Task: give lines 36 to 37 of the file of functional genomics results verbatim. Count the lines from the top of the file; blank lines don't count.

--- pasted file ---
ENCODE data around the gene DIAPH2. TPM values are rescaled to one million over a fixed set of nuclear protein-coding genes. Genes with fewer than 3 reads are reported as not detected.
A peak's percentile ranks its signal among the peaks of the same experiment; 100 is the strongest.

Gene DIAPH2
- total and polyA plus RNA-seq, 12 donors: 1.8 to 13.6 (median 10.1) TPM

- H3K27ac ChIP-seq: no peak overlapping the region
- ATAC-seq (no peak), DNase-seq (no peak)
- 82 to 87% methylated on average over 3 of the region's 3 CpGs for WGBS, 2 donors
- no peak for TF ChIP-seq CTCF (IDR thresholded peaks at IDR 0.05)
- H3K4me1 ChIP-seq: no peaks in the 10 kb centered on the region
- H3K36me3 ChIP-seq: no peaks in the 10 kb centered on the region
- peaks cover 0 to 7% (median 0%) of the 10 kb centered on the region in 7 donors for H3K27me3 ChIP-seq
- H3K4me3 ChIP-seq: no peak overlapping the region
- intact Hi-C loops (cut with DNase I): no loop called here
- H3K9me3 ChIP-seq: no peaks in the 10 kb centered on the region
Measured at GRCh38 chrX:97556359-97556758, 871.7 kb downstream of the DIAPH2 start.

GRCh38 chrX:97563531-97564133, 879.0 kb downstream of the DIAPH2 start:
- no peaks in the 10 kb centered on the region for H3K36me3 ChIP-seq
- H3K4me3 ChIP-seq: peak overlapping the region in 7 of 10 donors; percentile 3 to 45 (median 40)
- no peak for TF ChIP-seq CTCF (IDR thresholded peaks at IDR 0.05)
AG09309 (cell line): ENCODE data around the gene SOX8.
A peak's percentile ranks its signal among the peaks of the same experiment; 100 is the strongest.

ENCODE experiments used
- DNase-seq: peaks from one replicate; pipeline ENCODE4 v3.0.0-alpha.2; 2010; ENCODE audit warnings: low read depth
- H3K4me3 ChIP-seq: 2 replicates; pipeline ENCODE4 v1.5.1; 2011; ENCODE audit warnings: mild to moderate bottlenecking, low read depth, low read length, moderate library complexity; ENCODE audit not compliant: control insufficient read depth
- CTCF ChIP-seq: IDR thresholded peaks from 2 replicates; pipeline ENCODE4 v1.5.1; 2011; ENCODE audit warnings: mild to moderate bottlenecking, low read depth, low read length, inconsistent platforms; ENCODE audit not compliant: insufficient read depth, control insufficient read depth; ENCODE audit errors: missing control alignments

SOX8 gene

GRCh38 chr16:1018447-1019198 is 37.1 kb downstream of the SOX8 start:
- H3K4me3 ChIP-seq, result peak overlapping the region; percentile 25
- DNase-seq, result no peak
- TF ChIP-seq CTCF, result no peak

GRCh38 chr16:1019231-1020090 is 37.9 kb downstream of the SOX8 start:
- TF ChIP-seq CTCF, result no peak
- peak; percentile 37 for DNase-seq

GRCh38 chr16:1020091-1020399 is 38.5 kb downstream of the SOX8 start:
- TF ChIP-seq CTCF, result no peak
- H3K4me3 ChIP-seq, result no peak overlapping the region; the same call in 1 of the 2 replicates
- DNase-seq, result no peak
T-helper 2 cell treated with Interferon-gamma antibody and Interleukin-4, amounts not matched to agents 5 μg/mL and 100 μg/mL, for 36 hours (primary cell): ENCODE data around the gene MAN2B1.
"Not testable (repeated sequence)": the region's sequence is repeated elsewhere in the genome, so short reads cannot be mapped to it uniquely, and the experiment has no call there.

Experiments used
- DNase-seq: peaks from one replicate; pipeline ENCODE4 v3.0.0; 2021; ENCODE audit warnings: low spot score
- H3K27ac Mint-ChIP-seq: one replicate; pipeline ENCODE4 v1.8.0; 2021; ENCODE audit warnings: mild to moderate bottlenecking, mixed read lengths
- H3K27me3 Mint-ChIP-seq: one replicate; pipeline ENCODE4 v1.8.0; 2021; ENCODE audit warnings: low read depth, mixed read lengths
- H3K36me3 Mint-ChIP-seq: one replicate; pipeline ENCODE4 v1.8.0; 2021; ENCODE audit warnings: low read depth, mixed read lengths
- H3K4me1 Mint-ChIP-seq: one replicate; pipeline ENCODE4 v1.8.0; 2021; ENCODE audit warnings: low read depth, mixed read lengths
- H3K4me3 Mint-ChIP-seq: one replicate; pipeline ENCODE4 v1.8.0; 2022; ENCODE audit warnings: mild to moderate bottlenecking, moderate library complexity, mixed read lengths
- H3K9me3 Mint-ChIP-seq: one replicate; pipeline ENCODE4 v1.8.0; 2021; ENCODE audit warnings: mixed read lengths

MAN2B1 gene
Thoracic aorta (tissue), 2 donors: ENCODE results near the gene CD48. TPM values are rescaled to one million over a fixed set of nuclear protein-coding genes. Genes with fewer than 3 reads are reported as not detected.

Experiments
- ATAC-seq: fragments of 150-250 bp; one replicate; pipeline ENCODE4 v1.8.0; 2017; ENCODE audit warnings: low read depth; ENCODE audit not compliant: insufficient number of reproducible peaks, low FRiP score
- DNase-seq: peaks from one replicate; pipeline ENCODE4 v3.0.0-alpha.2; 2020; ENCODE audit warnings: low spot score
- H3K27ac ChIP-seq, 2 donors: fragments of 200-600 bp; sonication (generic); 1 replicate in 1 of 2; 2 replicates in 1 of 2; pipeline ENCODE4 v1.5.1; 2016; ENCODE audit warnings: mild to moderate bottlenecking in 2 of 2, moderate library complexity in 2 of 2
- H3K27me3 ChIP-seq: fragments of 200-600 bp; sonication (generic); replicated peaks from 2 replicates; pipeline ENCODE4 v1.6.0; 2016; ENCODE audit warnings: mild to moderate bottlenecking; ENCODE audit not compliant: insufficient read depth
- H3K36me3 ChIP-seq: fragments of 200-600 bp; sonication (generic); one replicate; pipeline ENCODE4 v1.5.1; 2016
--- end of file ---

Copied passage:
- H3K4me3 ChIP-seq, result no peak overlapping the region; the same call in 1 of the 2 replicates
- DNase-seq, result no peak